• NC Health advisory 70 ppt combined for PFOA and PFOS. The US EPA has also established non-enforceable health advisory levels that can be found here.

PFAS in the Tar-Pamlico and Neuse

To date, little is known about levels of PFAS in the Tar-Pamlico and Neuse rivers’ watersheds. In order to determine if PFAS are a widespread issue and present at concerning levels in our watersheds, we have begun sampling of surface waters through projects with Waterkeeper Alliance and Waterkeepers Carolina, using Cyclopure water testing kits. 

  • Sound Rivers has conducted surface water sampling for PFAS sampling at 12 locations across the Tar-Pamlico and Neuse River basins. Sampling locations were chosen based on proximity to known or suspected sources of PFAS, including near sludge fields, an air force base, an airport, a phosphate mining operation, and a paper mill.
    • Tar-Pamlico Results: PFAS detected in all six samples collected, with levels ranging from 6.2 – 27.9 parts per thousand (ppt)
      • Samples were collected from: Tar River at the Faulkland boat ramp, Town Common in Greenville, Pamlico River at Aurora phosphate mine, and two Tar River tributaries in Tarboro
    • Neuse Results: PFAS detected in all 6 samples collected, with levels ranging from 16.7 – 55.0 ppt
      • Samples were collected from the Neuse River at Raleigh, Goldsboro, Clayton, New Bern and the Croatan National Forest
  • The most common compounds detected in our sampling sites were PFOS and PFOA.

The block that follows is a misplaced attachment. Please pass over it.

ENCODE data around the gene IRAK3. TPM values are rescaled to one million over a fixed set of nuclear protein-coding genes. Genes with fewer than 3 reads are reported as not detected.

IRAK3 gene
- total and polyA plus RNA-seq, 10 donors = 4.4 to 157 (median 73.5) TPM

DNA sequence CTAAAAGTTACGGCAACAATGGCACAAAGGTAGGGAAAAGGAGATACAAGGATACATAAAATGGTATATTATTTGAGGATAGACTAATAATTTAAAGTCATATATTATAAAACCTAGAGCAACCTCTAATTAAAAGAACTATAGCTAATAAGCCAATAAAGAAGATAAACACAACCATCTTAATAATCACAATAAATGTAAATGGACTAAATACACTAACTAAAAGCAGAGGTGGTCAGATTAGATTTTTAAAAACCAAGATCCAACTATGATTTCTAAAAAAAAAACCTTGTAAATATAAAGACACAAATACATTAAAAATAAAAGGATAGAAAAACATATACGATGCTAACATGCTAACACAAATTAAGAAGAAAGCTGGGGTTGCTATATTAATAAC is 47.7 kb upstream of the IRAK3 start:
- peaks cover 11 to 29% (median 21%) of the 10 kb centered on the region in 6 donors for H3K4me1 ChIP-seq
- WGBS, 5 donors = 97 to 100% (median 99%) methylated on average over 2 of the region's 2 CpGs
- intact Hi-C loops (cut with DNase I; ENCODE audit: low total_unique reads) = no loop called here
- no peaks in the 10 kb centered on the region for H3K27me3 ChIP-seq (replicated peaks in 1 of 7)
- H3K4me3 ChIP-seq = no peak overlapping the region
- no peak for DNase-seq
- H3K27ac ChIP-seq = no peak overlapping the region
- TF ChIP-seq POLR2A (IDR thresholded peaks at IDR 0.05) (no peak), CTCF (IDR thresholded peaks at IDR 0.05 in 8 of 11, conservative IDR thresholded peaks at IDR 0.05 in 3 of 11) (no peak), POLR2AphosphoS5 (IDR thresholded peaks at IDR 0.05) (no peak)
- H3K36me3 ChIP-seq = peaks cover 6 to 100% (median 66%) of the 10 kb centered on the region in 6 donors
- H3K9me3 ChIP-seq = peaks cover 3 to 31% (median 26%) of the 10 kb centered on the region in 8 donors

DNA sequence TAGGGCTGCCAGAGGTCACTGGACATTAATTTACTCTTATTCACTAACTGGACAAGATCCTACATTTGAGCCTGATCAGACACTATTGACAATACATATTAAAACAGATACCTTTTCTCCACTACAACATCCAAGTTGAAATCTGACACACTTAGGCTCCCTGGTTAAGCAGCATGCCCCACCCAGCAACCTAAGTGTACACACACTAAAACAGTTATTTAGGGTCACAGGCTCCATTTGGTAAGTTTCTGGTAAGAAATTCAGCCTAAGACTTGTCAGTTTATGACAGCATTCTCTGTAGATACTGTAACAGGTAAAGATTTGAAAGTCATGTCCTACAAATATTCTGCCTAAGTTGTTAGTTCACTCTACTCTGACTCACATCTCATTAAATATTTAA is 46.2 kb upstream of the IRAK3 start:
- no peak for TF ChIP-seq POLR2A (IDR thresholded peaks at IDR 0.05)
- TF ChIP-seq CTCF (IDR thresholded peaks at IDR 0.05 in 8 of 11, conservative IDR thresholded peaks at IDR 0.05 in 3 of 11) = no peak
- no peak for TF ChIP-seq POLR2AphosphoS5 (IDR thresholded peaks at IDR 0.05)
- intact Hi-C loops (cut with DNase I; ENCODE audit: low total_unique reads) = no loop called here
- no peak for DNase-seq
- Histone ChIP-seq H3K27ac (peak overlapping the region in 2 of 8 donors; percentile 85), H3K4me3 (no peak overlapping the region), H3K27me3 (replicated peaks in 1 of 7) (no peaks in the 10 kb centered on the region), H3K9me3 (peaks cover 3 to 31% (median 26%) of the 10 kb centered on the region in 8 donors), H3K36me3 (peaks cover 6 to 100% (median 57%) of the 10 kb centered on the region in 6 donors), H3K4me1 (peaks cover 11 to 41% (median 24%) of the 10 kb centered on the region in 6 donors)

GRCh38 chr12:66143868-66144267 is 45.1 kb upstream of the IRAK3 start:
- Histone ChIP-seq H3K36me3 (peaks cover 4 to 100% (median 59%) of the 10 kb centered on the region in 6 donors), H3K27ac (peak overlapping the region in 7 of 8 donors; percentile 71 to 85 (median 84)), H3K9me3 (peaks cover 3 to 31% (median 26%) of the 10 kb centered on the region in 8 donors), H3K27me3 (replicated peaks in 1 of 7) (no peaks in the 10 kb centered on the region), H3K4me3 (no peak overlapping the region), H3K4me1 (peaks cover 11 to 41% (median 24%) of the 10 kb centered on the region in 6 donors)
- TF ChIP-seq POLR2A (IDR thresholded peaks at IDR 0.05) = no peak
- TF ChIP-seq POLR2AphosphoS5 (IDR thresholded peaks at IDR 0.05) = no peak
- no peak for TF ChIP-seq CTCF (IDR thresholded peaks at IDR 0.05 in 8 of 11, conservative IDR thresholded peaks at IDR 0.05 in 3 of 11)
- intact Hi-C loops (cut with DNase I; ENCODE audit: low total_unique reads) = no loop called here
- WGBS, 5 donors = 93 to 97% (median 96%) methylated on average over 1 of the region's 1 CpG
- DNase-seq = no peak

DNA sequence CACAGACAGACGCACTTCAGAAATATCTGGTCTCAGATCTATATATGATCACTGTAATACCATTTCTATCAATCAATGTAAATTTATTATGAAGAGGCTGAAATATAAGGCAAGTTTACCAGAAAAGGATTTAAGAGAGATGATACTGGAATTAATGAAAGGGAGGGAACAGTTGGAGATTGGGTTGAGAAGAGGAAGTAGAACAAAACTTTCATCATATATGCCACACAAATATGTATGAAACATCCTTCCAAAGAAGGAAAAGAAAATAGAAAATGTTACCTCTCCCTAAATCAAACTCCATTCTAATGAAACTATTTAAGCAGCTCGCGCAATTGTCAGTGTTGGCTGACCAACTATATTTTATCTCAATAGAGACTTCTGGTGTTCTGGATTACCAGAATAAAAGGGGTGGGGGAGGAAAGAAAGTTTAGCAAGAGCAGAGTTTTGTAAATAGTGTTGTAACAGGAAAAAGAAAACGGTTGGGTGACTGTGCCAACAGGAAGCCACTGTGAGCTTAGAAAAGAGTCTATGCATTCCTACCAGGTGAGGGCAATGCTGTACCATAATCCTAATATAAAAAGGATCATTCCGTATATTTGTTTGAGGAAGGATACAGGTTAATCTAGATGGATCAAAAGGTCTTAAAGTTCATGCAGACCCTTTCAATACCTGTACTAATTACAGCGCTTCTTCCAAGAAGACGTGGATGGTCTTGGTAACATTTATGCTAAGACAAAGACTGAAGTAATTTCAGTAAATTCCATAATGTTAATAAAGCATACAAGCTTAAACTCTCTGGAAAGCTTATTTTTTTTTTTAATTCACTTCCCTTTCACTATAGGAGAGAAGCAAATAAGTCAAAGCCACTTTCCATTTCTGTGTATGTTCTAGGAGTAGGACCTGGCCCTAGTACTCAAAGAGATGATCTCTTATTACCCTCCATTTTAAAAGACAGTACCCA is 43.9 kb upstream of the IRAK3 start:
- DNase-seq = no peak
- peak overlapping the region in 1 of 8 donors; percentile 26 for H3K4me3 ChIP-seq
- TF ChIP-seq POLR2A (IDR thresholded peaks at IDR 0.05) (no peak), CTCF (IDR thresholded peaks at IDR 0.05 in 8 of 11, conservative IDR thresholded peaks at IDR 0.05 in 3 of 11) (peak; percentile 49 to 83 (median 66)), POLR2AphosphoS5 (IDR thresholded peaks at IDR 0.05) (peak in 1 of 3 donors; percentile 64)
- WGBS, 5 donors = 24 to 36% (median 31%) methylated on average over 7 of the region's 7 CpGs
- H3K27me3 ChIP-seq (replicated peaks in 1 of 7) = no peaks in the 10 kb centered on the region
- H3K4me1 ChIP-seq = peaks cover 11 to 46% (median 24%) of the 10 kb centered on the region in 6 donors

• What do these results mean? The limited sampling we have conducted to date shows that PFAS are present at various locations in both the Tar-Pamlico and Neuse river basins. In some of these samples, levels of individual PFAS exceed state and federal health advisories. PFAS detected at any level are a concern because our drinking water treatment plants are not equipped to remove PFAS contamination. We only tested for a limited number of PFAS (40 out of the more than 10,000 individual compounds), which means that other PFAS could also be present. We are continuing to monitor for PFAS as possible sources come to our attention, and we will continue to update our membership with more information and resources as this emerging contaminant becomes better understood. 
  • Tell your elected officials we need strong protections from PFAS: We need to hold polluters accountable for the cost of cleanups and removal of PFAS from drinking water for the health of our communities and environment.  Find contact information for your elected officials at at: www.usa.gov/elected-officials
  • Tell the North Carolina Environmental Management Commission that we need to regulate PFAS as a class of chemicals: PFAS are entirely manufactured, meaning that companies are making more and more variations of PFAS, which makes it difficult to assess exposure and impossible to study the degree of harm arising from each type of PFAS. They must be regulated as a whole, or as a class, instead of targeting a handful of chemicals. 
  • Tell the Department of Environmental Quality to better regulate PFAS by:
    • Banning the discharge of PFAS as a class of toxic pollutants at the Industrial User level and the Publicly Owned Treatment Works. 
    • Banning the use of PFAS in firefighting foam, which endangered first responders and water quality.
    • Requiring ongoing monitoring, disclosure, and limitations of PFAS in permits for all effluent, biosolids, and leachate.
  • Filter your drinking water at home: Contaminated drinking water poses the greatest threat of exposure to PFAS. No filters will remove all PFAS from your water, but with regular maintenance, any filter will be better than no filter at all.